Does Aschenbach die for love, or does he die for lust?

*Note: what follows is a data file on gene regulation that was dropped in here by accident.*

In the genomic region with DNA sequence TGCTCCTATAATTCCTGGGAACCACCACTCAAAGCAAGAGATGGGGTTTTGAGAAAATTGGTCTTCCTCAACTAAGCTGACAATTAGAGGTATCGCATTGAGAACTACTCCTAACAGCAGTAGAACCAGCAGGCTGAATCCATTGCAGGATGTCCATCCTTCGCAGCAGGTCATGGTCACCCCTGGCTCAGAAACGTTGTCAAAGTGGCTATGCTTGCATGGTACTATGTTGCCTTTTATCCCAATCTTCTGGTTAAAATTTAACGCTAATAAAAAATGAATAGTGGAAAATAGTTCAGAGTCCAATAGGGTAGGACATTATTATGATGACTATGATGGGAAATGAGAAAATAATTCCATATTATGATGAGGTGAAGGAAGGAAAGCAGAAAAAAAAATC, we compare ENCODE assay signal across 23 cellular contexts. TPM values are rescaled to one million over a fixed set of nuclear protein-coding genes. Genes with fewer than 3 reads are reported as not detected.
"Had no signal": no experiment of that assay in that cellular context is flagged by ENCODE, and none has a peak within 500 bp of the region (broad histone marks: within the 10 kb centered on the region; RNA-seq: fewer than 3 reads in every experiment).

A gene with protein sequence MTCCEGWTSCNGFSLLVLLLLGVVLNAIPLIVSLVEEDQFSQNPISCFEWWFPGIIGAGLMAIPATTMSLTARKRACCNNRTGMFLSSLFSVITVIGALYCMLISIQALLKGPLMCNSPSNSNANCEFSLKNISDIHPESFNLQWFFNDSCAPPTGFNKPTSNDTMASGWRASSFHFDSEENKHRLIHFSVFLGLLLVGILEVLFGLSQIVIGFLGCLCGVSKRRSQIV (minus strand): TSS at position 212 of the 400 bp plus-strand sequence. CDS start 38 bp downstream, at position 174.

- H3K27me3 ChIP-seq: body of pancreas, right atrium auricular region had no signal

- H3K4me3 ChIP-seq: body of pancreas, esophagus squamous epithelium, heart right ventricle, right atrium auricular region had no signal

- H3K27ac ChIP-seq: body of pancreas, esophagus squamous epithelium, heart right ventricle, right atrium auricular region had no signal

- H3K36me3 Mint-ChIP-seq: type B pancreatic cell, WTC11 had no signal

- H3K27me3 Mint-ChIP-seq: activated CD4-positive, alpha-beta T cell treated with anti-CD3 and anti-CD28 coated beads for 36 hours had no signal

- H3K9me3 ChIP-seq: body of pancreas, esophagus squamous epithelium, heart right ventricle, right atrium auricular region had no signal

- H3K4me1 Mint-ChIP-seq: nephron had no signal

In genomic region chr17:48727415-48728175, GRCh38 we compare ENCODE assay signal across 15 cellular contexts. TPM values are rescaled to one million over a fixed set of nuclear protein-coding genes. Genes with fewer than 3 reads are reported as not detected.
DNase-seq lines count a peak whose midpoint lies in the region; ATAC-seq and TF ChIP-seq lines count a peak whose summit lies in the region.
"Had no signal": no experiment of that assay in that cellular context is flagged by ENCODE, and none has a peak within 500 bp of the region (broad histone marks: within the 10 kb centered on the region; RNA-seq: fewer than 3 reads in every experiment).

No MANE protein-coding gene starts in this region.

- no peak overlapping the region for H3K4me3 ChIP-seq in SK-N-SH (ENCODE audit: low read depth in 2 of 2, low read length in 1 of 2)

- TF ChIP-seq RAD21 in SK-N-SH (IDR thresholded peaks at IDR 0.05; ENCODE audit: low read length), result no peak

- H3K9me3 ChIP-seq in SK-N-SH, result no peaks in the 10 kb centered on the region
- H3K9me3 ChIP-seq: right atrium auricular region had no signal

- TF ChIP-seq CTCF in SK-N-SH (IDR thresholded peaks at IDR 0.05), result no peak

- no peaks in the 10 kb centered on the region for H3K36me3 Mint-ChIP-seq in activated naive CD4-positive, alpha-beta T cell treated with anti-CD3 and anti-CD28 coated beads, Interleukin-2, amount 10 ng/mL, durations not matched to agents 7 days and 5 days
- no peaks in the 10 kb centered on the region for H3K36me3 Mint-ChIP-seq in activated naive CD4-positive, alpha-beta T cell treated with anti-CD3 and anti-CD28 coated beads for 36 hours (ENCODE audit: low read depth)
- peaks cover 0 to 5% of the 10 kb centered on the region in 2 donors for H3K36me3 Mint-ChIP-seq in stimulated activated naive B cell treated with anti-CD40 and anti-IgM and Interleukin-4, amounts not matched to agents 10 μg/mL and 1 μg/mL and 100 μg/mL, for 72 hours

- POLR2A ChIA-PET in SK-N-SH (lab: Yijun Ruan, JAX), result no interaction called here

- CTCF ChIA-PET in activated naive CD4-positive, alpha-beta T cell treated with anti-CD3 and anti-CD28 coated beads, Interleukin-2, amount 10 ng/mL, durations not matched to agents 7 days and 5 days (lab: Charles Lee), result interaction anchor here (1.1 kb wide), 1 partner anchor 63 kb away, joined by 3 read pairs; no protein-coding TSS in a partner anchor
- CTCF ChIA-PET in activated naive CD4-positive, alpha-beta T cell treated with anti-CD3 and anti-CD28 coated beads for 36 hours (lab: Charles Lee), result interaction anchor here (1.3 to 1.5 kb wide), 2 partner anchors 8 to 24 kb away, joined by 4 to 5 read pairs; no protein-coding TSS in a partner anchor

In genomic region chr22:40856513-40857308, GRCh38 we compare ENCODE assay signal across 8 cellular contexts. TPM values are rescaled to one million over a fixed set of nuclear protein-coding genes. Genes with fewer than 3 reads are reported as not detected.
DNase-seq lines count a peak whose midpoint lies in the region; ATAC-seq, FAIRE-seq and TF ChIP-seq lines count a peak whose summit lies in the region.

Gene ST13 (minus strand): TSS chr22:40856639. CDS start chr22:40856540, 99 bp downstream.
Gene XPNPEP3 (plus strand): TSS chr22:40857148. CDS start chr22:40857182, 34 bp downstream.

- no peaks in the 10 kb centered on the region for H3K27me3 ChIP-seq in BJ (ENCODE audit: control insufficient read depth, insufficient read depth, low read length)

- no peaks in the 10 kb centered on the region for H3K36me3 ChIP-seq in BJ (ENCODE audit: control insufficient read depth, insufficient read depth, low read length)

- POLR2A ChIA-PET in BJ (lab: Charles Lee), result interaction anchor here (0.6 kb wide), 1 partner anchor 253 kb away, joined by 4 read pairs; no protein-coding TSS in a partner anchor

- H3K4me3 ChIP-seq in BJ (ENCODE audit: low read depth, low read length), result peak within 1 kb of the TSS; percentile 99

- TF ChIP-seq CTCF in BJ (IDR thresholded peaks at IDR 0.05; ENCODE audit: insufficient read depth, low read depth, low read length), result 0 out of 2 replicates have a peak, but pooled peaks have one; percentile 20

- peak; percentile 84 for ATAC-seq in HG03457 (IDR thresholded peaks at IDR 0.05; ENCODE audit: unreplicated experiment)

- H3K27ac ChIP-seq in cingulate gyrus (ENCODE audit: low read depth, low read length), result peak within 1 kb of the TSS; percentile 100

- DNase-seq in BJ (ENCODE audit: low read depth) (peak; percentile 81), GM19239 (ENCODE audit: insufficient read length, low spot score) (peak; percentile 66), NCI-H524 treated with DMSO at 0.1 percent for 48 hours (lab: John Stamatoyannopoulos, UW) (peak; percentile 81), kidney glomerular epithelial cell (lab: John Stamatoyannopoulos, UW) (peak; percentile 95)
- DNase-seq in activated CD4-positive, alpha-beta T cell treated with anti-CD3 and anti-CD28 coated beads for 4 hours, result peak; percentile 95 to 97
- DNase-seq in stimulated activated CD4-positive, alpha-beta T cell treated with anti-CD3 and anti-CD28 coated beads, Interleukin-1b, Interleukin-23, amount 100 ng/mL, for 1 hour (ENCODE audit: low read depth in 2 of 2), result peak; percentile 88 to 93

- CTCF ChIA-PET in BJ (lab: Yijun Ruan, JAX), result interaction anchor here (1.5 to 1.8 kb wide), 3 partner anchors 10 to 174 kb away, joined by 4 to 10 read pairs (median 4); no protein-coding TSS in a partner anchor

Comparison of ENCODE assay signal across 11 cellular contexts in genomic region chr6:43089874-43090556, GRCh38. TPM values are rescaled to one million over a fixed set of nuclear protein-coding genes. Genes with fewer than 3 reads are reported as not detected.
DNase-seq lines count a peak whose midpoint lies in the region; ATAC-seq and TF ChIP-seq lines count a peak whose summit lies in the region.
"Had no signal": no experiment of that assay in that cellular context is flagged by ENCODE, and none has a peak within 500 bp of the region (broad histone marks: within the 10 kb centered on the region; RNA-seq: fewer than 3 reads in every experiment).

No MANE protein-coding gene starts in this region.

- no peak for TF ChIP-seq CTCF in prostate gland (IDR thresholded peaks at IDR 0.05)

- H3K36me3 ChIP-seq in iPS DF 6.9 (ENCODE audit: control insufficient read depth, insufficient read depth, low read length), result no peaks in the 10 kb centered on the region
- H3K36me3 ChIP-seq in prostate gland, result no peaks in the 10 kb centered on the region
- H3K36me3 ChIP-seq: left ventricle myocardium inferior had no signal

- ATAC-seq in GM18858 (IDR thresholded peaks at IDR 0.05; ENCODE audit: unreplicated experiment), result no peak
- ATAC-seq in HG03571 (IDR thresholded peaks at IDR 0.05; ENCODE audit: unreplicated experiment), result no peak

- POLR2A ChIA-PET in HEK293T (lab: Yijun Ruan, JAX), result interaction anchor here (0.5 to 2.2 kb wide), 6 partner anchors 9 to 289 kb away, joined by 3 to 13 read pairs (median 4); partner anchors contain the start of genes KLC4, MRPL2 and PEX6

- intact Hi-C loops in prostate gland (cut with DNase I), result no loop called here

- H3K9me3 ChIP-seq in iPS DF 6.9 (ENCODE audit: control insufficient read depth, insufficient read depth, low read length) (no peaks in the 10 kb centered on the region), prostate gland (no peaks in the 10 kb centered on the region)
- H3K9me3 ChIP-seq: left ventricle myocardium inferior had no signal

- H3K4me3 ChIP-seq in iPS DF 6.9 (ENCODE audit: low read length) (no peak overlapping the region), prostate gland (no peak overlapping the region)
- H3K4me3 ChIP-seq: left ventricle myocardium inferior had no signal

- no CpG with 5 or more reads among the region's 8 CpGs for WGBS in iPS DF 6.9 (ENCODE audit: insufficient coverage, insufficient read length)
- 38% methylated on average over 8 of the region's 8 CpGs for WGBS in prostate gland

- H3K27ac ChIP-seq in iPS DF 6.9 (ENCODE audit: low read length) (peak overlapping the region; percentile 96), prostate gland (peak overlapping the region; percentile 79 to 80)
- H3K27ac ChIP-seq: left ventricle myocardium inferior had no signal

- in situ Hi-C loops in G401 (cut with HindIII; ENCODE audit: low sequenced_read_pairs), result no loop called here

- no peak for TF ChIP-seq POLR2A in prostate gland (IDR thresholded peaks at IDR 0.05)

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Firt, let us dispose with the Manichean fallacy: he died of a heart attack or some physical cause -- after all, he vacationed in the south of Italy for his health (note: Mann often used the north-south duality to stand for the duality of reason and passion, for example the name "Tonio Kroger," the Italian, warm half and the Germanic, cold half). In "Death in Venice" his rational self battles with his emotional (lustful or romantic) self when he sees the young boy by the seaside. But the novella is not about the consummation of that relationship but about the universal struggle in all of us between the two sides of being human. Mann uses illness to represent the facticity of our bodies (see Magic Mountain) and love attraction to represent the emotional, mental aspect of being alive. Consequently, love and lust are not in conflict here. But the short answer is "no," lust did not kill Aschenbach (whose name, not incidently, means "Ash Brook," another duality (death and life).